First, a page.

Stephen Inglis

Press from Washington Slack Key Festival tour


Slack-key Guitar Festival blows in from the islands

By MOLLY GILMORE | Contributing writer • Published March 07, 2013

Has Hawaii become the new Ireland?


What: A diverse group of slack-key guitarists bring this distinctively Hawaiian style of music to Olympia.

When: 7:30 p.m. Friday

Where: The Washington Center for the Performing Arts, 512 Washington St. SE, Olympia

Tickets: $27 general admission, $20 for seniors, $10 for youths

More information: 360-753-8586 or



For years, it seemed that traveling artists bringing cross-cultural music to South Sound were more often than not of the Celtic persuasion. But lately, we’ve seen a warming trend (not unwelcome this time of year), with visits from ukulele sensation Jake Shimabukuro and slack-key guitar wiz Makana.

This weekend’s offering is the Slack-Key Guitar Festival, with five guitarists who play in various genres and styles but all have that island sound.

Slack key is a distinctively Hawaiian style. The name refers to the way the guitar is tuned, by loosening the strings from the standard tuning to create a different sound.

“There’s a lot of sliding and slurring of strings,” said Stephen Inglis, one of the guitarists. “It’s a real language.”

The style began with the Mexican cowboys who brought guitars to the islands in the 19th century. “You hear the hints of Spanish guitar,” Inglis said, but slack key developed to fit the rhythms and structures of Hawaiian music.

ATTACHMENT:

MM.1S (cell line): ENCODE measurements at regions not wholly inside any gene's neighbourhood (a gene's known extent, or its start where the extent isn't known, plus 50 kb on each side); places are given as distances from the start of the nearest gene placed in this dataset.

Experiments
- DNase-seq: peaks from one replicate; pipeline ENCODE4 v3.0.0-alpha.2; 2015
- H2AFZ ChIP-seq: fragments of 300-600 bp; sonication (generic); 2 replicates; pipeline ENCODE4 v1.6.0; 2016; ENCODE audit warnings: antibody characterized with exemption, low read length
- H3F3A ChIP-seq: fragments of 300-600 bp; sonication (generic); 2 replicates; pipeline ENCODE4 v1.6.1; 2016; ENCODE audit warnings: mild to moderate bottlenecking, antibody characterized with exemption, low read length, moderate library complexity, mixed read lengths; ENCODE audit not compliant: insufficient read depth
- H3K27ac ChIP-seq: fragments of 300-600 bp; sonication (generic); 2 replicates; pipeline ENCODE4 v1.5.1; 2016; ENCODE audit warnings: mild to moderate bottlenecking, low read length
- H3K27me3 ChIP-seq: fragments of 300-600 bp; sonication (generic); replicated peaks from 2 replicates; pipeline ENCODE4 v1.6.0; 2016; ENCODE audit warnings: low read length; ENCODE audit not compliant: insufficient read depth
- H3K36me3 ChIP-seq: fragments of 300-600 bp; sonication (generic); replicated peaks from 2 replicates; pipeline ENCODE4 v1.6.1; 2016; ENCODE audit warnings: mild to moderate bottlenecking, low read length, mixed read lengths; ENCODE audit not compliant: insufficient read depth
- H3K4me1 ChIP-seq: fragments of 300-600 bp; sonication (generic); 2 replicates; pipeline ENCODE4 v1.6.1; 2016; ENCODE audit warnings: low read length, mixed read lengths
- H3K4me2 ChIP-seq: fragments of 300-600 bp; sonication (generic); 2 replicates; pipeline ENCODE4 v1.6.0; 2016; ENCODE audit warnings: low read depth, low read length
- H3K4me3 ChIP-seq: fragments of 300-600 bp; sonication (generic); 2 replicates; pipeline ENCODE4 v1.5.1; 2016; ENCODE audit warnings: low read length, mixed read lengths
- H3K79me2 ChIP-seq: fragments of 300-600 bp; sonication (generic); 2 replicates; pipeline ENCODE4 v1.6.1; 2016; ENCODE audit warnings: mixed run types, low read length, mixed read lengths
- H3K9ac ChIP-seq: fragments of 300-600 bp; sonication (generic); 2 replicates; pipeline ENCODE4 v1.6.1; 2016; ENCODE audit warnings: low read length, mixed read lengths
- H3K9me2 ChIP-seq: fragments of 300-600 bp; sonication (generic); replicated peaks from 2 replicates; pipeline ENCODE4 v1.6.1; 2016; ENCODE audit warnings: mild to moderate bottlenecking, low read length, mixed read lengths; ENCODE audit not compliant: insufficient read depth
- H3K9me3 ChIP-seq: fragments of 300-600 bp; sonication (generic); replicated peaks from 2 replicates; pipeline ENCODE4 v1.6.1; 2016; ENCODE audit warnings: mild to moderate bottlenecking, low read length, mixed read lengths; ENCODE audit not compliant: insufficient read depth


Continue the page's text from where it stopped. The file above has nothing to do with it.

“It sounds very Hawaiian,” Inglis said. “It’s a style of playing that’s hard to describe, but it does evoke the physical beauty of our landscape. A lot of people liken it to the humming of the surf.”

Sharing the bill with Inglis are Walter Keale, Bobby Moderow, LT Smooth and Paul Togioka.

The festival has been a fixture in the Hawaiian Islands for 30 years, but it’s been years since its last visit to the mainland. This year, the group is branching out, bringing a little musical sunshine to the Northwest and beyond.

This show is the first of the festival’s 2013 tour, and there’s a lot of excitement building for it, said organizer Milton Lau.

“We didn’t know what the response would be,” he said, “but then we got a call from the music department at Capital High School and they asked us if we would do a special thing for the students to educate them about this genre of music.”

The musicians will visit the school this morning. On Thursday, they attended a party. “Some people contacted us and said they wanted to host a barbecue for us to thank us for coming to Olympia,” Lau said.

The concert will feature a wide array of styles and includes both vocal and instrumental tunes. “I play electric guitar as well,” Inglis said. “I compose songs in the Hawaiian language. I play ‘rootsy’ American folk as well as in the Hawaiian tradition.”

Although he grew up in Hawaii, Inglis became interested in slack-key guitar after he moved to California.

“It wasn’t till I moved away 10 years ago that I got homesick and began really diving into the Hawaiian music,” he said. “I’ve been very blessed to study and perform with these living masters.

“There aren’t too many musical traditions these days where you can do that.”


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